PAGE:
Alberta Introduces Compassionate Care Leave

January 24, 2014 | Stephen M. Torscher

Late last year, the Government of Alberta quietly announced that Bill 203, the Employment Standards (Compassionate Care Leave) Amendment Act, 2012, would come into force on February 1, 2014. 

Bill 203 was introduced to the Alberta Legislature on November 1, 2012. More than 18 months later, Bill 203 passed third reading and received royal assent on May 27, 2013. With the coming into force of these amendments, Alberta becomes the final province or territory in Canada to introduce job-protected compassionate care leave for its employees.

As is the case in Alberta with maternity, parental, and reservist leave, an employee absent from work on compassionate care leave cannot be dismissed or laid off. The employee is also entitled to resume employment at the conclusion of the compassionate care leave in the same position and with all of the same earnings and other benefits the employee enjoyed prior to the leave starting (or the employer must provide the employee with comparable alternative work).

Under the new provisions, an employee who has completed at least 52 consecutive weeks of service with an employer is entitled to unpaid leave for up to 8 weeks to provide care or support to a seriously ill family member. The employee must be the primary caregiver of the ill family member. The new amendments define “family member” as the spouse or common law partner of the employee, a child of the employee or the spouse or common law partner of the employee, a parent of the employee or the spouse or common law partner of the employee, or any other person who is a member of a class of persons designated by the regulations. The regulations have expanded the definition to include grandparents, grandchildren, aunts, uncles, nieces, nephews and other relations including persons who the employee considers to be like a close family member whether or not related by blood. To be a “primary caregiver” the employee must be an individual who has primary responsibility for providing care or support to the serious ill family member.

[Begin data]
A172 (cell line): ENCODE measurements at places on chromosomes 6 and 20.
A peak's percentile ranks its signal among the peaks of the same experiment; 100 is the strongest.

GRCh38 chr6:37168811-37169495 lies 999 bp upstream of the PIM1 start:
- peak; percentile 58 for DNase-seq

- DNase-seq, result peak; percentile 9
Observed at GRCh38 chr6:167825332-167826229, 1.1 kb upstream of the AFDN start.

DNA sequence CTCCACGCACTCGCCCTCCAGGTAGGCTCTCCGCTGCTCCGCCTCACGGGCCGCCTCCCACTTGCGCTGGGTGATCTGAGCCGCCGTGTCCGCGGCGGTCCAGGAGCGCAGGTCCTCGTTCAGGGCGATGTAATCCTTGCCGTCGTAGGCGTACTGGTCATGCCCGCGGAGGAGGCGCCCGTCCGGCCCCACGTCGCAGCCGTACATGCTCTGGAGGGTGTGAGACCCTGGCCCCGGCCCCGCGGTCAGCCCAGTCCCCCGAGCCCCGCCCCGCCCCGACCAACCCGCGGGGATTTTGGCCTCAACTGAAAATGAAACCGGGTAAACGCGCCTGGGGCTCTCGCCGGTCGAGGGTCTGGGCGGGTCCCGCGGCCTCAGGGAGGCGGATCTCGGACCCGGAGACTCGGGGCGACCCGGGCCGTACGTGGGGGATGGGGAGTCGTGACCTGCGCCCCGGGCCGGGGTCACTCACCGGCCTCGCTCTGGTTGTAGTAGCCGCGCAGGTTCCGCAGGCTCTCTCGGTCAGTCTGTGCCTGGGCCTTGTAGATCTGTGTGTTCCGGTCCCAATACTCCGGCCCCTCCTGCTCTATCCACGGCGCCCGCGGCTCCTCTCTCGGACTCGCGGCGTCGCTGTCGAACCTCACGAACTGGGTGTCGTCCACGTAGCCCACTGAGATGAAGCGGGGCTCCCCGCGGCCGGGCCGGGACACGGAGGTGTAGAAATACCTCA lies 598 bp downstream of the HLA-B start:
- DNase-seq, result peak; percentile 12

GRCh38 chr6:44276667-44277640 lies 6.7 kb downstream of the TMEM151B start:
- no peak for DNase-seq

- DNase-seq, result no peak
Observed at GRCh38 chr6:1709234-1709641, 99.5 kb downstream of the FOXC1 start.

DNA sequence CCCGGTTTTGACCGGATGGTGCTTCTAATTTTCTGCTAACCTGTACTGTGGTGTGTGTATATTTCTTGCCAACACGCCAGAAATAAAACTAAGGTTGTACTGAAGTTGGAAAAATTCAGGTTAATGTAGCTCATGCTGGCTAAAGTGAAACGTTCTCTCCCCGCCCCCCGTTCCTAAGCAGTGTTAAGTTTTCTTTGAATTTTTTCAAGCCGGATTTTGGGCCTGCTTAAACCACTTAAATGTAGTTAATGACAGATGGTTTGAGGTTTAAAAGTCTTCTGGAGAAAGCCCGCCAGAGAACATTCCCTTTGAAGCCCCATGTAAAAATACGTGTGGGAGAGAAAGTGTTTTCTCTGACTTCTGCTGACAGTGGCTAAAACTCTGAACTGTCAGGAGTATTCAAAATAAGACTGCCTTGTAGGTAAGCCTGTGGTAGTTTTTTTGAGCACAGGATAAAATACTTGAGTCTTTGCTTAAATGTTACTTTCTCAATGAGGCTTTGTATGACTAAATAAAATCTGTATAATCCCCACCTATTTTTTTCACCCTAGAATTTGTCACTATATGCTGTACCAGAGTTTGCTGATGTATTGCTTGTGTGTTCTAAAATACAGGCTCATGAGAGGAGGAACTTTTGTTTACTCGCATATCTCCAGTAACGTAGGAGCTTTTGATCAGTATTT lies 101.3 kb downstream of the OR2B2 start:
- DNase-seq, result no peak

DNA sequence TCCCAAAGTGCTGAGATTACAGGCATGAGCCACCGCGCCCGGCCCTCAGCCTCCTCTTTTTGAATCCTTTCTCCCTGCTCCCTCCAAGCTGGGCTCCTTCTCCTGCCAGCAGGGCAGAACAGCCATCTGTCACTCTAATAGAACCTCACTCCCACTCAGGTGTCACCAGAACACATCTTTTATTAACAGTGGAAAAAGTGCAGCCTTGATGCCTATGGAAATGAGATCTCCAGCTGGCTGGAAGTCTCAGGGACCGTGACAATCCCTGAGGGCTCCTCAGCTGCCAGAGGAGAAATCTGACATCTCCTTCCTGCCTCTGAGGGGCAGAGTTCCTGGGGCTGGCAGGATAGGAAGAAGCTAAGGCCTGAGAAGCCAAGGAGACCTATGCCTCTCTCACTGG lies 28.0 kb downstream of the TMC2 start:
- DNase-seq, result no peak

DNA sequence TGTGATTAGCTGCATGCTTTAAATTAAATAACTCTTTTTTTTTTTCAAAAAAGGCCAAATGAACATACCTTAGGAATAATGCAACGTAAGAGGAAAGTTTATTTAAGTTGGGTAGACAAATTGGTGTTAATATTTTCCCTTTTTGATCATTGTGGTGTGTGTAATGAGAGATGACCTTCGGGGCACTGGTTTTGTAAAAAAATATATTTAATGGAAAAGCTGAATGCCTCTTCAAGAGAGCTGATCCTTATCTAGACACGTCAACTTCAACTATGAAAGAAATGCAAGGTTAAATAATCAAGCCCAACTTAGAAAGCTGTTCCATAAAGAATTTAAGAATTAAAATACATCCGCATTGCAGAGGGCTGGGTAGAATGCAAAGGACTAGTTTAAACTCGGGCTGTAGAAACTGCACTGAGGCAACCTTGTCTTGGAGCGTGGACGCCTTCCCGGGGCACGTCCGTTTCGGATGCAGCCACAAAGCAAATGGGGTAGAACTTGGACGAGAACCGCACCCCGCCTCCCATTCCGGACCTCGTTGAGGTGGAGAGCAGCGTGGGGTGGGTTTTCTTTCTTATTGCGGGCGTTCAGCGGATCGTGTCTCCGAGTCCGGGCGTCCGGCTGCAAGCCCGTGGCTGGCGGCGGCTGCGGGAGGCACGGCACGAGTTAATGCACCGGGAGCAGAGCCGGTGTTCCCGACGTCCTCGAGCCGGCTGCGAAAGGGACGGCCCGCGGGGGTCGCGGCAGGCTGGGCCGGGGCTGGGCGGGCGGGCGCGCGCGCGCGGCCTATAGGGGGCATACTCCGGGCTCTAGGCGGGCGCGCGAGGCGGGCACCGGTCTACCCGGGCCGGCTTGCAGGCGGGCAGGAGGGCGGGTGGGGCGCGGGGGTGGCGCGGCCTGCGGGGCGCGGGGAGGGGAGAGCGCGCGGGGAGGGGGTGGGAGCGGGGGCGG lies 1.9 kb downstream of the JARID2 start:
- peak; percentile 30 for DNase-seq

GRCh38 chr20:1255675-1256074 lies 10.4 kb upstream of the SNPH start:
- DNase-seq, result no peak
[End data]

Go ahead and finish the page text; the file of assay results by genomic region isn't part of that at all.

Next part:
Alberta’s compassionate care leave regime takes a somewhat restrictive approach to eligibility for leave. While some other provinces (Saskatchewan, Manitoba, Nova Scotia, and Newfoundland) require an employee to work a minimum period before being eligible for compassionate care leave, no other jurisdiction requires an employee to work as long as Alberta and many provinces and territories have no such eligibility requirement at all.

Other jurisdictions also take a broader view of eligible relationships. In British Columbia, for example, employees can take leave to care for seriously ill or injured aunts, uncles, nieces and nephews. In Ontario, Nova Scotia, Newfoundland, and Prince Edward Island, employees can take leave to care for sons-in-law or daughters-in-law. Most jurisdictions also include a “catch all” provision that permits leave to care for a close relative or someone that the employee considers to be like a close relative.

To be eligible for leave in Alberta, the employee must also provide a certificate issued by a physician which states that the ill family member has a serious medical condition with a significant risk of death within 26 weeks and that the ill family member requires the care or support of one or more family members. Requiring a medical certificate is a common element in all jurisdictions although the certificate is sometimes not required unless the employer makes a request.

Typically, in Alberta an employee will need to give their employer at least 2 weeks’ notice of when the compassionate care leave will commence, but circumstances may necessitate a shorter notice period. Employees can split their leave into 2 periods of compassionate care leave provided the total time away from work does not exceed 8 weeks and any single period of leave is no less than 1 week.

The new amendments to Alberta’s Employment Standards Code are welcome developments that bring Alberta up to speed with the rest of the country. Employers and employees alike should familiarize themselves with the unique eligibility requirements in Alberta so that they can be prepared when the changes take effect on February 1, 2014.


This blog sets out a variety of materials relating to the law to be used for educational and non-commercial purposes only; the author(s) of this blog do not intend the blog to be a source of legal advice. Please retain and seek the advice of a lawyer and use your own good judgement before choosing to act on any information included in the blog. If you choose to rely on the materials, you do so entirely at your own risk.